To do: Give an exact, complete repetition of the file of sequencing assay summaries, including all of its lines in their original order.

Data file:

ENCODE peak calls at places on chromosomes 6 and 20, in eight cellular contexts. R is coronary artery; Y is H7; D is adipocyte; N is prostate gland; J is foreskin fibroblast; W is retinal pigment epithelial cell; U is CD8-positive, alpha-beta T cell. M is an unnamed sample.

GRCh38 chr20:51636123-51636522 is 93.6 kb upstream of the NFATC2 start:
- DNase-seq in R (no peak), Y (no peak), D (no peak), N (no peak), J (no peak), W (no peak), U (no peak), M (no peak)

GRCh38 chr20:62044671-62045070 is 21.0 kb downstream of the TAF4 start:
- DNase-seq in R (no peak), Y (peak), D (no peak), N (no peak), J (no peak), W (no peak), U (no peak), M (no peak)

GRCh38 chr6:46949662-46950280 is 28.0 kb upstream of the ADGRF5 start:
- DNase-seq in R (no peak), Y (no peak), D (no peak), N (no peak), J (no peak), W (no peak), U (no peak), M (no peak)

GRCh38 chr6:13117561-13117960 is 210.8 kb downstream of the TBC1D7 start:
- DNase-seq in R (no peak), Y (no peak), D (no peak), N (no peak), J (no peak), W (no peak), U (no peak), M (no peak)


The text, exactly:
ENCODE peak calls at places on chromosomes 6 and 20, in eight cellular contexts. R is coronary artery; Y is H7; D is adipocyte; N is prostate gland; J is foreskin fibroblast; W is retinal pigment epithelial cell; U is CD8-positive, alpha-beta T cell. M is an unnamed sample.

GRCh38 chr20:51636123-51636522 is 93.6 kb upstream of the NFATC2 start:
- DNase-seq in R (no peak), Y (no peak), D (no peak), N (no peak), J (no peak), W (no peak), U (no peak), M (no peak)

GRCh38 chr20:62044671-62045070 is 21.0 kb downstream of the TAF4 start:
- DNase-seq in R (no peak), Y (peak), D (no peak), N (no peak), J (no peak), W (no peak), U (no peak), M (no peak)

GRCh38 chr6:46949662-46950280 is 28.0 kb upstream of the ADGRF5 start:
- DNase-seq in R (no peak), Y (no peak), D (no peak), N (no peak), J (no peak), W (no peak), U (no peak), M (no peak)

GRCh38 chr6:13117561-13117960 is 210.8 kb downstream of the TBC1D7 start:
- DNase-seq in R (no peak), Y (no peak), D (no peak), N (no peak), J (no peak), W (no peak), U (no peak), M (no peak)